(310) 473-9603

Wednesday, July 28, 2010

The Ricochet

Last night, a bunch of us went to Hollywood to attend the debut of a short film that a couple of wine clubbers and their husbands produced / edited / starred in, "The Ricochet" at the LA Shorts Film Festival.  It was so exciting to see their film on the big screen and it turned out really well! Check out their trailer on youtube.

The Perfect Summer Shoe

I got my pair first pair of Toms shoes yesterday! I've always been intrigued by Toms shoes, thanks mostly to their mission of giving a pair of shoes away to a child for every pair purchased, but never really liked their styles until I came across Toms wedges.  They came in a variety of colors including black, yellow, mint, red and white striped, and navy and white striped with most sizes selling out very quickly.  After much searching and calling around, I snagged the last pair of red and white striped Toms wedges in my normal size 7 online at Nordstroms.  I've been looking for a fun pair of casual summer shoes that aren't flip flops, which I pretty much wear everywhere, so these fit the bill perfectly.  I love them, they are nice and tall at 3.25 inches but very comfortable with just enough cushioning in the insole and the little elastic panel in the front ensures of comfortable fit in the front.  I don't wear heels very much anymore, but I've found the shoes to be very comfortable even after a day of running around.  At $69, I think that they are fairly reasonably priced; I'm tempted by their ash gray ones for fall.  They are just a tad big; I did read reviews suggesting to size down half a size for Toms shoes in general, but this was the only size available.  I think they'll be fine though; I can always put in some heel inserts if they really bother me.  I'm looking forward to pairing these shoes with cute summer outfits, from shorts to sundresses!

Tuesday, July 27, 2010

Total Eclipse

I finally managed to drag K. to see Twilight: Eclipse on Saturday night.  To keep in tune with pop culture, I read all four Twilight books, which honestly, I found to be pretty terrible.  I was surprised, given that I do have a soft spot for idealistic love stories and vampires (separately), but I found the books to be rather insipid and the characters irritating.  The fourth book was downright awful.  Of all the books, Eclipse was my favorite and I was convinced that the movie would be decent, at least with all the fight scenes.  I didn't bother to see the first two movies in theaters: I just borrowed both from the library and I'm glad I didn't waste the money.  I'm not sure if it's because K. was sitting next to me and I was just imagining seeing the movie through his eyes, but Eclipse was pretty bad.  It was incredibly slow and rather boring, and I found the acting / writing to be particularly cheesy.  I definitely cringed during several scenes.  Oh well, maybe we should have gone to see Inception instead.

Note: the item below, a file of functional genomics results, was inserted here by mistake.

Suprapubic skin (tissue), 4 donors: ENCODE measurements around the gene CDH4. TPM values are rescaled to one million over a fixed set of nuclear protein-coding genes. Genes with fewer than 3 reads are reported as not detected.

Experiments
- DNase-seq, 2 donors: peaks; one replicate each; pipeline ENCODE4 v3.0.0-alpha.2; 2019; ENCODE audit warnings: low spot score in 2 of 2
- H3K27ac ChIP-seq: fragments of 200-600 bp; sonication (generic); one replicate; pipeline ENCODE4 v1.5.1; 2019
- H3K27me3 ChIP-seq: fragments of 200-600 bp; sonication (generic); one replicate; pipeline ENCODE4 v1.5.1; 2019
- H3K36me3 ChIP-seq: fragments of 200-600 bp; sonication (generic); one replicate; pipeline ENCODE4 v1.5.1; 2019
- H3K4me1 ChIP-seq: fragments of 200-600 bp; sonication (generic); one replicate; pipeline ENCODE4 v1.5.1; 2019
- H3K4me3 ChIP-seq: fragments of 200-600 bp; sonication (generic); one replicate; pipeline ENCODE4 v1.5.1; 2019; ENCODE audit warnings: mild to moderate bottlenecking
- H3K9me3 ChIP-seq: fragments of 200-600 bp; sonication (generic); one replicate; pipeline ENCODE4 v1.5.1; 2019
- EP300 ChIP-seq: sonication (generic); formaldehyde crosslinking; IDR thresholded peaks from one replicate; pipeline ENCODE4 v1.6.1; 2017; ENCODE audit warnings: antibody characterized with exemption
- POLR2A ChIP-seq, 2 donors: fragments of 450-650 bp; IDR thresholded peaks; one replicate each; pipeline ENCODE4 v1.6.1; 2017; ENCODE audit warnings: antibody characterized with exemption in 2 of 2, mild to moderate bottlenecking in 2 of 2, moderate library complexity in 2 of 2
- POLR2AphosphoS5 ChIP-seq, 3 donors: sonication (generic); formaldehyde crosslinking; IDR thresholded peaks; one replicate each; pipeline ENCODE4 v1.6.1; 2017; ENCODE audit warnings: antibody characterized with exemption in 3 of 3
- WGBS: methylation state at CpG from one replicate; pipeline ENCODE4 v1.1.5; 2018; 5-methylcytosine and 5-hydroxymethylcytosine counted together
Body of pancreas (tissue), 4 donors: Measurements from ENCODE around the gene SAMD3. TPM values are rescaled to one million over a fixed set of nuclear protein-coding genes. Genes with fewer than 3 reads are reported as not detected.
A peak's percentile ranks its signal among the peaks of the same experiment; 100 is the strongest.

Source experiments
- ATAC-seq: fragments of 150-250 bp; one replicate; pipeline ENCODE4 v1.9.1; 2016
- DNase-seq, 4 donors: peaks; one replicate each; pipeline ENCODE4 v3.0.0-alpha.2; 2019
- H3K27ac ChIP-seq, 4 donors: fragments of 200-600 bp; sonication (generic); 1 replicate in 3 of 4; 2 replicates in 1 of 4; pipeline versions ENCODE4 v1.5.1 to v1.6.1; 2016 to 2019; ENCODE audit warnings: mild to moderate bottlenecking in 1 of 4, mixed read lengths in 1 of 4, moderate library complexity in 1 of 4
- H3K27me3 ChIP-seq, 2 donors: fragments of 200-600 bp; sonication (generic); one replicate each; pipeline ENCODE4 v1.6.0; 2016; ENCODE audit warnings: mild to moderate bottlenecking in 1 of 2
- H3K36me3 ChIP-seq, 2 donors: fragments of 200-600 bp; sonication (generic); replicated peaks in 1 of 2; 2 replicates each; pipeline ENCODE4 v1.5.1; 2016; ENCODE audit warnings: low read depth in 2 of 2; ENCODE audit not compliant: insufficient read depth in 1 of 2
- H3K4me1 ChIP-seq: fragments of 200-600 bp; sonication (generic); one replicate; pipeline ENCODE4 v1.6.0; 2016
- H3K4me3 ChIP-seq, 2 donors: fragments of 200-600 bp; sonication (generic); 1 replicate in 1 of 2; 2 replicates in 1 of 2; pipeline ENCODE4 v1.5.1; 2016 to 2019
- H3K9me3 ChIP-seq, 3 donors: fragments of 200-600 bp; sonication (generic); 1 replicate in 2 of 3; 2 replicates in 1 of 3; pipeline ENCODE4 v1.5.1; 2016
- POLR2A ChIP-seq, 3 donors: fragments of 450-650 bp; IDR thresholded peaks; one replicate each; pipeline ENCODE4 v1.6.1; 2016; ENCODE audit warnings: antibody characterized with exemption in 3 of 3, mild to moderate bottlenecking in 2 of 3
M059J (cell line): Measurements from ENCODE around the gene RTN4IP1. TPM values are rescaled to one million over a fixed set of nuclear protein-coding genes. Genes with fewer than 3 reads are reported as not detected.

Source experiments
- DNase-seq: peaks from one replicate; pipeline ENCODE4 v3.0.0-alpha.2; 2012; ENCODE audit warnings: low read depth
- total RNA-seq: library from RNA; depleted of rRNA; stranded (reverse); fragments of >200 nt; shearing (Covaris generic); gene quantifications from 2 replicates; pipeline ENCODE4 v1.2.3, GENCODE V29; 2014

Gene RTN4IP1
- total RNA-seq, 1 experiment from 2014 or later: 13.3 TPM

Monday, July 26, 2010

Hot in Cleveland

I had a couple of new flight options to choose from and I chose the flight with the normally unpalatable five hour delay in order to spend some time with my brother who just recently moved to Cleveland about a month ago. He picked me up from the airport and he gave me a little driving tour of Cleveland, driving by downtown and through the university hospitals where he works. We stopped by his new apartment in Cleveland Heights briefly which was great to see: brand new, spacious, well appointed and convenient. He's really all grown up now!